I have several friends and acquaintances who point to the thief on the cross to show that baptism is not necessary for salvation. This is how I answer them.
To discuss the thief on the cross we need to start with James and John.
MK 10:35 James and John, the two sons of Zebedee, *came up to Jesus, saying, “Teacher, we want You to do for us whatever we ask of You.”
MK 10:36 And He said to them, “What do you want Me to do for you?”
MK 10:37 They said to Him, “ Grant that we may sit, one on Your right and one on *Your *left, in Your glory.”
MK 10:38 But Jesus said to them, “You do not know what you are asking. Are you able to drink the cup that I drink, or to be baptized with the baptism with which I am baptized?”
MK 10:39 They said to Him, “We are able.” And Jesus said to them, “The cup that I drink you shall drink; and you shall be baptized with the baptism with which I am baptized.
What is this baptism that Christ speaks of? We know that he was baptized by John. It is safe to assume that these disciples were baptized by water also. It would seem that He is speaking of a different baptism that water baptism.
The Zondervan NIV Bible Commentary has an interesting take on this baptism.
“**38 **Jesus’ answer is sharp and penetrating. The two disciples did not really know what they were asking. The way to privileged position in the messianic kingdom is not by grabbing for power but by relinquishing it through suffering and death. Jesus explained this to them by using the analogies of the cup and baptism. The cup, symbolizing trouble and suffering, is found in the OT (Ps 75:8; Isa 51:17; Jer 49:12; Eze 23:31-34 [see comment on 14:35-37]). Baptism is a symbol of a deluge of trouble (cf. Pss 18:16; 69:1-2).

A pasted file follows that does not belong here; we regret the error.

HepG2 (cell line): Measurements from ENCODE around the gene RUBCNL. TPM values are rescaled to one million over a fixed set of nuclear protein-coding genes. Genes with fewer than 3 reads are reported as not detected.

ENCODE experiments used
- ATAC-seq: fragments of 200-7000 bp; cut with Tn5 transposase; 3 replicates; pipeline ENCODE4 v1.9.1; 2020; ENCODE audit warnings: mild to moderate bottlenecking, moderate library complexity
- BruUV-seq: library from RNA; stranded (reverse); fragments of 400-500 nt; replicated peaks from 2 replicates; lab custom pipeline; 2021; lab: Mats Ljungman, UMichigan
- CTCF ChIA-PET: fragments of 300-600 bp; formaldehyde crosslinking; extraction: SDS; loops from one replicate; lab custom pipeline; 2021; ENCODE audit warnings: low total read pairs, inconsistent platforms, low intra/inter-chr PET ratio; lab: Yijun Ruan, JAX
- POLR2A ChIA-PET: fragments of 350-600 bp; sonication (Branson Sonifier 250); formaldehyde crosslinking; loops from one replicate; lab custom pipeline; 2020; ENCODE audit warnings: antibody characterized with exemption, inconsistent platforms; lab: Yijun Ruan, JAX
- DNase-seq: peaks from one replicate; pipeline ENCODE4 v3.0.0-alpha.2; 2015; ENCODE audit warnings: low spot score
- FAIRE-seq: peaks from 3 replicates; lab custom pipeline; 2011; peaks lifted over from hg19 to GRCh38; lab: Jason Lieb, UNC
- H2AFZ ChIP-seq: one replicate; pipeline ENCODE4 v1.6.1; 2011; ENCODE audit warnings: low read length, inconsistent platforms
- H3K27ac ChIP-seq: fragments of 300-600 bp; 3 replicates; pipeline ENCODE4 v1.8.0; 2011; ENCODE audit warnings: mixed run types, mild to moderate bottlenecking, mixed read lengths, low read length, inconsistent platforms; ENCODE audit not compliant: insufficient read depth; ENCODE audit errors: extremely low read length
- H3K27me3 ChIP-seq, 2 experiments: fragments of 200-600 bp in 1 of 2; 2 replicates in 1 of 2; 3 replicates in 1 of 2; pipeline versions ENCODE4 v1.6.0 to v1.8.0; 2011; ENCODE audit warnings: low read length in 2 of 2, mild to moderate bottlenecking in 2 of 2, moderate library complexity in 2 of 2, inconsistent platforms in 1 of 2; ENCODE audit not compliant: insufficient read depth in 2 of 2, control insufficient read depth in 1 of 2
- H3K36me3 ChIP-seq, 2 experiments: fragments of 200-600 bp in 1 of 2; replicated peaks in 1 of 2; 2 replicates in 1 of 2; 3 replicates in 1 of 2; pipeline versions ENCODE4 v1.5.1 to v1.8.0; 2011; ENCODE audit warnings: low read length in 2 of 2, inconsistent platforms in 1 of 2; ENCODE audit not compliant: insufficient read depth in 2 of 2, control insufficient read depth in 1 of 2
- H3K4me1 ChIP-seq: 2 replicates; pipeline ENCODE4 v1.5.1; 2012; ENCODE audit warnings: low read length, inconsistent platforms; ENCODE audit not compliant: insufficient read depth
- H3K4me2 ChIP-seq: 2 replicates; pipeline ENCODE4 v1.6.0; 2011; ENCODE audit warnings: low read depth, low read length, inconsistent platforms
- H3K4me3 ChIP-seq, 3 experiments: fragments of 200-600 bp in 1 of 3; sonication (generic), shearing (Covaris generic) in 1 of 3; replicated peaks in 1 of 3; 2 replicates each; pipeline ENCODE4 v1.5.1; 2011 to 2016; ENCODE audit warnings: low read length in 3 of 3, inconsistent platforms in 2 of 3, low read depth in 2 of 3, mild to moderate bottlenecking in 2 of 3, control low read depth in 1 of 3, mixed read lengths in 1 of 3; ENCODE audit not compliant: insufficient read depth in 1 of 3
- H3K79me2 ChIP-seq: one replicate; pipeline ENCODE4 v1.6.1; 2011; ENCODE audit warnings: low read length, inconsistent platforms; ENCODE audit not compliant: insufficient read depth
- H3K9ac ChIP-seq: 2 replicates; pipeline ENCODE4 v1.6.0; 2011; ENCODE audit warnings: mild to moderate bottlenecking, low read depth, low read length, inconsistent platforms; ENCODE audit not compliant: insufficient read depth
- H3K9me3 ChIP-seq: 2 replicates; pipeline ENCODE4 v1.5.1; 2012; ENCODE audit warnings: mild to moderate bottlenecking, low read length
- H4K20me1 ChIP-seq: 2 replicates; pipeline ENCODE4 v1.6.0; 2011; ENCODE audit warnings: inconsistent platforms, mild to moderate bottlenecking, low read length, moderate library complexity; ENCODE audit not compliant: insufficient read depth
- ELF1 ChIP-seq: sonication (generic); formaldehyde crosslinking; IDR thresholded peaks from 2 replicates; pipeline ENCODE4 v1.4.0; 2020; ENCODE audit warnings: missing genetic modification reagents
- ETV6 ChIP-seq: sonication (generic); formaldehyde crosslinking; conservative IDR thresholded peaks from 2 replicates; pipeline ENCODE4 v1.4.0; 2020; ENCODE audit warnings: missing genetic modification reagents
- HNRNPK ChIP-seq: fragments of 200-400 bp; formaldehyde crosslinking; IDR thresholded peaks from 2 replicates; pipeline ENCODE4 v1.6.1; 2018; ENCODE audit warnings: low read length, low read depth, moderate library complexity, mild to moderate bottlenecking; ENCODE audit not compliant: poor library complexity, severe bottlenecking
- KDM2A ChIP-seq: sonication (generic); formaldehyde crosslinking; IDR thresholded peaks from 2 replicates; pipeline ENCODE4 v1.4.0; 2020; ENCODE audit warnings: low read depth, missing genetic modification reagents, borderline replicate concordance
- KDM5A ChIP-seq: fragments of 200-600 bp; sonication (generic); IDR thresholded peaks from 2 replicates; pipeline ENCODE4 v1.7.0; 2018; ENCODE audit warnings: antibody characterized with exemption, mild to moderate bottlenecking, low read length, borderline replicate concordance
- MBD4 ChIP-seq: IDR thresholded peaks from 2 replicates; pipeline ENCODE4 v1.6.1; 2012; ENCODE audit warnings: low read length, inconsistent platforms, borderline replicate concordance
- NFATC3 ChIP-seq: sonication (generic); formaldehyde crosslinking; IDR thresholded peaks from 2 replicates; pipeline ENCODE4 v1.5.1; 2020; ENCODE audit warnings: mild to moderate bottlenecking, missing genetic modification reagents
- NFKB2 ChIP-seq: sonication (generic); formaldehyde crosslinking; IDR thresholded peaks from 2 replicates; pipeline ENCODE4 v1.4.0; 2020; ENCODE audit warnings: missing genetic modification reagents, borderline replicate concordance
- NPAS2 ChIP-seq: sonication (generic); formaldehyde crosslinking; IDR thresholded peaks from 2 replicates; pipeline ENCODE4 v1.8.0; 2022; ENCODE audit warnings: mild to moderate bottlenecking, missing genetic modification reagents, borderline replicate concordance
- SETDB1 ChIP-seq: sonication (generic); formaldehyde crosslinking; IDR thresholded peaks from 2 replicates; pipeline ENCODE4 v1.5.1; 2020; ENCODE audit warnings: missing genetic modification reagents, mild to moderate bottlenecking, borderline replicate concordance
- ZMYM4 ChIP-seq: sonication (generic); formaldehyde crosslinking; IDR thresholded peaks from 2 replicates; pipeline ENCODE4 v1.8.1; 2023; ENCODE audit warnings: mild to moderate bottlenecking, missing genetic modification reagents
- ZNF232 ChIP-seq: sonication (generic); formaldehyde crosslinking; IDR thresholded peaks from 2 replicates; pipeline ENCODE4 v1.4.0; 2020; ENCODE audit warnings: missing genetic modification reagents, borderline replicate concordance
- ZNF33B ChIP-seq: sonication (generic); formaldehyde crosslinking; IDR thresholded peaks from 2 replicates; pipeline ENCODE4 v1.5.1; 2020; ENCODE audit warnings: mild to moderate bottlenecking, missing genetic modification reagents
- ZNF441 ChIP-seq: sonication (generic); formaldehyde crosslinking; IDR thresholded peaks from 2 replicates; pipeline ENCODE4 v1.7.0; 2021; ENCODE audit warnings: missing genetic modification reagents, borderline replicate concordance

**39-40 **With a confident “We can,” the disciples answered Jesus’ question about going through the suffering of his passion. How naive! James and John failed to understand what was involved in Jesus’ sufferings, though they would indeed participate in them. But to grant them privileged positions in his kingdom was not within his authority. Jesus refused to usurp the authority of his Father. “
Jesus was then speaking of His crucifixion in terms the cup and baptism.
Let us look at Paul’s take on baptism.
RO 6:3 Or do you not know that all of us who have been baptized into Christ Jesus have been baptized into His death?
RO 6:4 Therefore we have been buried with Him through baptism into death, so that as Christ was raised from the dead through the glory of the Father, so we too might walk in newness of life.
RO 6:5 For if we have become united with *Him *in the likeness of His death, certainly we shall also be *in the likeness *of His resurrection,
RO 6:6 knowing this, that our old self was crucified with *Him, *in order that our body of sin might be done away with, so that we would no longer be slaves to sin;
RO 6:7 for he who has died is freed from sin.
RO 6:8 Now if we have died with Christ, we believe that we shall also live with Him,
RO 6:9 knowing that Christ, having been raised from the dead, is never to die again; death no longer is master over Him.
If we are crucified in our baptism, and arise with Christ, then was not the thief on the cross not also baptized by sharing Christ’s agony? Is this not the same baptism that Christ spoke of the James and John?
The Thief may not have had water baptism. He did have baptism in the Blood of Christ.